GLOBAL ECONOMY

Norwegian Cruise Line CEO sets sights on sailing to Cuba by end of year

NEW YORK:  In this undated image provided by the Norwegian Cruise Line, luxury liner, The Norwegian Dawn, is shown on the Hudson River near New York City. The Republican National Convention may be held on the ship when docked at a New York City port instead of in New York City when the convention comes to town from August 30 through to September 2, 2004. The decision on where to hold the convention will be made by House Majority Leader Tom DeLay. The Norwegian Dawn is a 2,240 passenger capacity luxury cruise liner with approximately 15 decks as well as 14 bars.  (Photo by Norwegian Cruise Line via Getty Images)

NEW YORK: In this undated image provided by the Norwegian Cruise Line, luxury liner, The Norwegian Dawn, is shown on the Hudson River near New York City. The Republican National Convention may be held on the ship when docked at a New York City port instead of in New York City when the convention comes to town from August 30 through to September 2, 2004. The decision on where to hold the convention will be made by House Majority Leader Tom DeLay. The Norwegian Dawn is a 2,240 passenger capacity luxury cruise liner with approximately 15 decks as well as 14 bars. (Photo by Norwegian Cruise Line via Getty Images)  (2003 Getty Images)

Norwegian Cruise Line wants to offer cruises to Cuba by the end of the year, its CEO announced.

The chief of the Miami-based company, Frank Del Rio, said he is seeking approvals to sail there. Norwegian’s move comes on the heels of rival Carnival Corp.'s announcement last week that it had reached an agreement with the island's government, which dropped a policy banning Cuban-born people from arriving by sea.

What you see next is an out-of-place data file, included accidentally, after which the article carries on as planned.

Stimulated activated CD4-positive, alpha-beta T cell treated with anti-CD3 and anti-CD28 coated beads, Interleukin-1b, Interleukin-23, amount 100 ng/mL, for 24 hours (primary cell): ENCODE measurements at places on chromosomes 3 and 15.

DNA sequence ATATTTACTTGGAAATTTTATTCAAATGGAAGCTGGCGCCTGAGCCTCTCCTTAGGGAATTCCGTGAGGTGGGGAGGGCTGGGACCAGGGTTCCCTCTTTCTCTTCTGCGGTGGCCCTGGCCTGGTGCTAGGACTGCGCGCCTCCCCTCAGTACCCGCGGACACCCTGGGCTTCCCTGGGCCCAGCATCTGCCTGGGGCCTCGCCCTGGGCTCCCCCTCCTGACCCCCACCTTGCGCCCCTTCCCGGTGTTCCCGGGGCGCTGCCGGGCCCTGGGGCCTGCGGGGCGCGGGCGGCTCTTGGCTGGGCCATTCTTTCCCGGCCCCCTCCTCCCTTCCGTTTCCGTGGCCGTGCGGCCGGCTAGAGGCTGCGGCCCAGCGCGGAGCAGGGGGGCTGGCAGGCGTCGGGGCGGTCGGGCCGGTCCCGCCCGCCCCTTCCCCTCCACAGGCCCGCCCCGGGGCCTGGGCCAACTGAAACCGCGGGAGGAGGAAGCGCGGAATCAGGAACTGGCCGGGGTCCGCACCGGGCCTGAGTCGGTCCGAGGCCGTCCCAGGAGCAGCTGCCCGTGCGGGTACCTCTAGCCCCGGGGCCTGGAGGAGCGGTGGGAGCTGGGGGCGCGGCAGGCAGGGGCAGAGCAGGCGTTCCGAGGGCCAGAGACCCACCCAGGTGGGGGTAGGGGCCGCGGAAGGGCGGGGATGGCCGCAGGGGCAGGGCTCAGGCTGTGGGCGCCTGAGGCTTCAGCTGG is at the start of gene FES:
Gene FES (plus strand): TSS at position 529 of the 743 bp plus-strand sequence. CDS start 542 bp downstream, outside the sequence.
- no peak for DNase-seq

The agreement, which applies to merchant and cruise ships, led Carnival to proceed with plans to send the first cruise ship from the U.S. to the island in a half-century in May.

Last year, Del Rio, who is Cuban-American, said in an interview with The Street that Cuba was a desirable destination for the cruise industry.

“Florida and Cuba are only 222 miles apart,” said Del Rio. “That's what makes it so exciting. God put that body of land in the right place for the cruise industry.”

The CEO also spoke of the anticipation many people feel about going to Cuba, an enigma to many Americans because of the decades-old U.S. embargo of the island. Ever since President Barack Obama and President Raúl Castro announced at the end of 2014 their intention to restore diplomatic relations, Obama has eased trade and travel restrictions.

Only Congress can lift the embargo – an unlikely move at the moment with so many in the Republican Party, which controls both the House and Senate, opposed to removing it as long as the Castro regime opposes making democratic changes.

“It's the pent-up demand,” Del Rio said. “Cuba is more than a sandbar in the Caribbean. It has history. It has culture. We think of the music. We think of the arts. It has multiple ports, too.”

Del Rio acknowledged the challenge facing Cuba to improve its infrastructure to accommodate a rise in American tourists traveling there.

But he said the cruise industry is not faced with the logistical problems others in the tourism business must grapple with when dealing with the island.

“The great thing about the cruise industry is that we bring our own infrastructure with us,” Del Rio told The Street. “When we visit Cuba, we don't need anything. Just a couple of buses, so we can bring people to the sites.”

Carnival will begin making regularly scheduled trips to Cuba from Miami every other week starting on May 1.

Del Rio said in a statement: "I am very much looking forward to sailing to Cuba soon aboard one of our ships in the company of many fellow Cuban-Americans and other fellow Americans who wish to share in the excitement and passion that cruising to Cuba brings.”

The Associated Press contributed to this report.

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